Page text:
Tag / waterers

Chickens Coop Care Seasonal Care

Waterer Solution

Can you believe that I am already starting to think about winter and the girls’ comfort?  Unbelievably, despite this heat, fall is just around the corner.  In the Northeast, we stick out into the Atlantic on our man made island.  This leaves us subject to various winters with many different conditions.  Some are mild, never having temperatures drop below the 20s and others are brutally cold, reaching below zero.  This had a lot to do with my coop selection.
Some people are not advocates of small coops.  They believe that small coops can overheat in the summertime and stress the chickens.  Many feel they do not come with adequate ventilation.  My small coop has solutions to every naysayer’s concerns.  I have three windows in my 3’x4′ coop.  Above the nesting boxes is a transverse window that runs the length of the coop and in both of the front doors are windows.  These windows are covered with hardware cloth allowing for great ventilation during warm days and evenings.  In colder times, plexiglass inserts are available to keep the girls away from drafts.  The best part is that my girls stay nice and warm in the winter with their body heat.  They never need to be heated by an outside source and they have yet to experience frostbite.  Thank goodness.


Click here to see the girls’ coop

The only difficulty, in my opinion, is creating food and water solutions inside of the coop.  As space is limited compared to walk-in coops, I have had to be practical and creative when it comes to keeping food and water inside the coop.  Selecting a feeder was easy.  Currently, I use the Little Giant 3 pound feeder.  This feeder hangs off the coop’s floor and holds 2 days worth of food for my 8 girls.  Its compact size is great and it seems to have been made for the coop.


Little Giant 3 Lbs Plastic Hanging Poultry Feeder PHF3
Little Giant 3 pound feeder


The waterer on the other hand has been very challenging.  It is difficult to find something that the large Buff Orpingtons do not bump into and knock over, leaving the wood shavings soaked.  I have tried the 1 gallon poultry waterers that I use outside without success.  I currently use a stainless steel dog water bowl with a large rock in the center to prevent the girls from tipping it over.  It never tips, but the water gets very dirty quickly. It also takes up precious floor space.  Then, while searching the internet, I found this:
Little Giant Piglet Waterer


This was perfect for my girls! It is 9 1/2″deep, 6 3/4″ wide and 13 1/8″ high. It holds one gallon and slides into a metal tray that mounts on the wall. I ordered it online and can’t wait for it to come in the mail. I am hoping that this solves some of the issues I had with waterers as well as maybe some of yours too.
If you have creative solutions, please share them in the comments.  We are listening!

Update:  The waterer arrived!  You can read more here.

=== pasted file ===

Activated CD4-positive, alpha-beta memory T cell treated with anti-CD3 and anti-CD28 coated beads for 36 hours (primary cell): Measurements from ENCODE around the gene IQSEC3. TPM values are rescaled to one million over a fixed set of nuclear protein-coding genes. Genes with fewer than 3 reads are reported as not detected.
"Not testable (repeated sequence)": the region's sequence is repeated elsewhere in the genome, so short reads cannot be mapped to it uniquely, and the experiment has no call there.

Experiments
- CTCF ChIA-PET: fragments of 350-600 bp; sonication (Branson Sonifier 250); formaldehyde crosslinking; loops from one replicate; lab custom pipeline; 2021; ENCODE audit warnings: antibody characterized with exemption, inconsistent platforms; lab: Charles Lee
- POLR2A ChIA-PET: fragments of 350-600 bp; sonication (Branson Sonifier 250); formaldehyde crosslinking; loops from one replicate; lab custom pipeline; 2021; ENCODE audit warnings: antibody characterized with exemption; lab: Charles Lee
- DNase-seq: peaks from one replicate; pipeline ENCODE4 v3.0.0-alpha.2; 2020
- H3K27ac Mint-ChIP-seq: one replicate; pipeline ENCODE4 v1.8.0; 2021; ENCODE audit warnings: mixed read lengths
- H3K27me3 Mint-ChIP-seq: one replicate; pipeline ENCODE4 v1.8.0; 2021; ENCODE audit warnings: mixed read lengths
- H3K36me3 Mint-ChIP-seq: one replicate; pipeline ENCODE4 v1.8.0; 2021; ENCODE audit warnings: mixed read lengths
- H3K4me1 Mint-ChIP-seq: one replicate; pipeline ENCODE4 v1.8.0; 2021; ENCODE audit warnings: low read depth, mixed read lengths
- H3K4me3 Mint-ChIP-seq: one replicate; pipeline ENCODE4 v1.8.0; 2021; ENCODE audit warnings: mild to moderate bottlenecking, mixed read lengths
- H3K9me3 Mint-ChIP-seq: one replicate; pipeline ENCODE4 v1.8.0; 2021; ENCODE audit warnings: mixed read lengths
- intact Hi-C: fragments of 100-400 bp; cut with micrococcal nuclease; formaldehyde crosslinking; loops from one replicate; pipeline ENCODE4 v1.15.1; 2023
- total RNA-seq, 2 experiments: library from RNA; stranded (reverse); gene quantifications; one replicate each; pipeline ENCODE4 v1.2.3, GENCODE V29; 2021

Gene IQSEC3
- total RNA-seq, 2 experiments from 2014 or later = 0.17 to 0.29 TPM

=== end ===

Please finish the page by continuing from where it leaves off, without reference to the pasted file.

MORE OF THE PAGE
Photo Credits:  Miller Manufacturing, Tilly’s Nest

Chickens Stories from Our Nest

Cold Feet, Dirty Water and Monster Trucks

To say I am frustrated is a huge understatement.  I think that the chickens are also frustrated too.  I am having a dilemma with my waterers.  No matter the height of the waterers, the chickens keep scratching copious amounts of dirt into the water.   If I didn’t know any better, I would think that they are having monster truck shows in the run.  As the chickens drive these mini chicken sized monstrosities over the dust bath craters dirt shoots in the air everywhere. 

When I have been going out around 11am each day, I find a slurry of muddy sludge in the drinking part of the waterers.   It seems as soon as I refresh them, they are again filled with mud scratched up from the run.  The run itself is not wet or muddy.  In fact, it has stayed relatively dry because I have had it covered during the rain and snow.  When I clean the coop, I have been tossing the old shavings and straw into the run area as well.  It is composted rather quickly by the chickens and seems to be a source of busy work for them.  They love to scratch at the shavings and find goodies that were missed in the bedding when it was in the housing.

Today and tomorrow the weather is going to take a dive from the 20s to single digits.  I hope that the chickens are able to stay warm.  So far, without any types of heat in the coop, the chickens remain unfazed by the cold.  I do have to remember that our breeds are listed as “cold hardy”.  I also have to remember that I am a mammal and they are not.  They are birds.  They probably feel things differently.  However with this  weather, the waterers will likely need to be thawed a few times during the day.  I guess thawing the waterers repeatedly is one way to clear the dirt for now.  I am definitely going to have to figure out a solution come Spring.  At least when the snow disappears they will be able to free-range more often, taking their monster truck show on the road.